Sam Mellinger

A PSA for Royals fans: What to do when your team no longer stinks

Ready or not, Royals fans, your favorite team is about to embark on a wild final six weeks of the season. Accordingly, Star columnist Sam Mellinger is offering some help with how to root for a true contender.
Ready or not, Royals fans, your favorite team is about to embark on a wild final six weeks of the season. Accordingly, Star columnist Sam Mellinger is offering some help with how to root for a true contender. The Kansas City Star

Maybe we should start with James Shields. That’s where most of the men in this clubhouse will tell you it all starts anyway.

Six weeks left, and this Royals season has already gone through so many blind turns and trap doors. The fired hitting coach. The demoted franchise cornerstone. The surge into first place and immediate fall back.

And now comes a three-weeks-and-counting movie montage that’s put the longest-suffering fans in major North American pro sports in an entirely euphoric state of confusion about what to do with their hands. Their team is in first place late enough in the season for scoreboard watching.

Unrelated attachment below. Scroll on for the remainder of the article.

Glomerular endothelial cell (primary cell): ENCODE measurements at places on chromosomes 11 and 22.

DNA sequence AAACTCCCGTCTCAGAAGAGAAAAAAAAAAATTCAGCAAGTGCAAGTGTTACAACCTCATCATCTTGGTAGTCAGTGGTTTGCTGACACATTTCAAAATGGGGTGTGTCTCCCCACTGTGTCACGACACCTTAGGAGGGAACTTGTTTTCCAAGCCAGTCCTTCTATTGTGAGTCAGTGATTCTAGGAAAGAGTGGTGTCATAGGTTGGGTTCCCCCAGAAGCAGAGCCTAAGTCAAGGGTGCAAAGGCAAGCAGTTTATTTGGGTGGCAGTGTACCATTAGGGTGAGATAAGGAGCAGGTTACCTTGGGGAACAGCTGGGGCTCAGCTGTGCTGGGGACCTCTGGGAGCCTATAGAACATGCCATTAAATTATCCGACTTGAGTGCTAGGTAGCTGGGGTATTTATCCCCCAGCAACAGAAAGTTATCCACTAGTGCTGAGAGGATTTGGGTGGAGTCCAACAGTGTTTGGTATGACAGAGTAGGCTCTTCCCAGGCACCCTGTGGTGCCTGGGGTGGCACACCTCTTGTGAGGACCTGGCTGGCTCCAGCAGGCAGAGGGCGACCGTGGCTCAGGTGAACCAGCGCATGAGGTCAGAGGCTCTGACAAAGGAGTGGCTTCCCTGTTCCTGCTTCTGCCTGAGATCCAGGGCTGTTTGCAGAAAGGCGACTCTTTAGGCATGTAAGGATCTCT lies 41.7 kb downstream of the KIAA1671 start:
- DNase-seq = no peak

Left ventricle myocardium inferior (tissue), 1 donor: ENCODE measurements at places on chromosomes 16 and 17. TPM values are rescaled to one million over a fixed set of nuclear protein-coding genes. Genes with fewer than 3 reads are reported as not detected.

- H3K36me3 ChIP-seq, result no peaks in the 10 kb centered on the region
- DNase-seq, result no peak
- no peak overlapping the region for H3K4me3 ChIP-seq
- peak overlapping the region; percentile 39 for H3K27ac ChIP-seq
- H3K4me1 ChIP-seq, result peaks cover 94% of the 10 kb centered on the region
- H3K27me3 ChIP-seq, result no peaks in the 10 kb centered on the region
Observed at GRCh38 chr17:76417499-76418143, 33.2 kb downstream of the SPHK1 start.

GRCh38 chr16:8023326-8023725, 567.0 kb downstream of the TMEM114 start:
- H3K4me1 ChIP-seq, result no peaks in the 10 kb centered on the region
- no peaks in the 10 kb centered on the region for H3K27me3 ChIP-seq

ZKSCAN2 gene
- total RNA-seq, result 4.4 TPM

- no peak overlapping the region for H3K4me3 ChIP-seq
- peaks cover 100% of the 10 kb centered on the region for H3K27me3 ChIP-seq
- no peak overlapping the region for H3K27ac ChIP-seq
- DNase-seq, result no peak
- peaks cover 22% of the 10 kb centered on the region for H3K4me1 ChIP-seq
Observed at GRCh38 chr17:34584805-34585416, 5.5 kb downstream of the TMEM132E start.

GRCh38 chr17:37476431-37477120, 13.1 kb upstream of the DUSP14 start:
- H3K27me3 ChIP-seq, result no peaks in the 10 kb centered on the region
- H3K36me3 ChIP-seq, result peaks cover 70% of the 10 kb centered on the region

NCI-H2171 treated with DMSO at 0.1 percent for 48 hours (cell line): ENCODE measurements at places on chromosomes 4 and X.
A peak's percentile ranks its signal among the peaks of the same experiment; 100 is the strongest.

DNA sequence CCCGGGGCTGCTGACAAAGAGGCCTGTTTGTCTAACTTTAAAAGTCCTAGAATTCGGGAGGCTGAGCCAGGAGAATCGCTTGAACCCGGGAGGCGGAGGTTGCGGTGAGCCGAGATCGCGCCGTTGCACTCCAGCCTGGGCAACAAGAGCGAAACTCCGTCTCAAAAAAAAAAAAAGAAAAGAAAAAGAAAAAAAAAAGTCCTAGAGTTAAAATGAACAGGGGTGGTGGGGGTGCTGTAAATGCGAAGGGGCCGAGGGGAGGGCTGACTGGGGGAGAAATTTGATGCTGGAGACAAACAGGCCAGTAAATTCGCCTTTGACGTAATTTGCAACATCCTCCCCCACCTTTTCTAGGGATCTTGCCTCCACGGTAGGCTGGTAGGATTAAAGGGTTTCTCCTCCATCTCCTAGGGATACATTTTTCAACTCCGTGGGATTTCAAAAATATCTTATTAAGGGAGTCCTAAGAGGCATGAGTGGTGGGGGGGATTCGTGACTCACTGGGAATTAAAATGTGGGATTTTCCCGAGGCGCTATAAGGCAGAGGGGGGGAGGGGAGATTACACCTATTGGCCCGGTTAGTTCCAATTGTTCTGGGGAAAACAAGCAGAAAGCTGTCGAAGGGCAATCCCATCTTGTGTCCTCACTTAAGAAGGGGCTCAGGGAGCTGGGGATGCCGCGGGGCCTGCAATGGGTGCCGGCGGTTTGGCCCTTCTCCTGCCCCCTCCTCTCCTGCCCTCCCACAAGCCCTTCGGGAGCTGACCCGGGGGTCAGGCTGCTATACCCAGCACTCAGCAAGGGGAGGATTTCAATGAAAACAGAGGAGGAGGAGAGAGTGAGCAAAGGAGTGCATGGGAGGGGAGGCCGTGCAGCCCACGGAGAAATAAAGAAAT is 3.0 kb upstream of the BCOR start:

So maybe Shields is the best person here to help a fan base that’s accustomed to rain learn what to do in the sunshine. He has lived this life before, you probably know, as an anchor for the Tampa Bay Rays’ rise from perennial loser to three postseasons in four years.

“Yeah, it took a while,” he says of that fan base’s acclimation to good baseball.

The key, Shields says, is consistency. You hear this a lot in baseball. One-hundred and sixty-two games are twice as many as any other sport plays in a season. One loss — like the Jonny Gomes incident in Boston — can feel like a killer. One win — like Sal Perez’s eighth-inning home run at Tampa Bay — can feel like a savior. But both extremes wash away by how you handle the parts in between.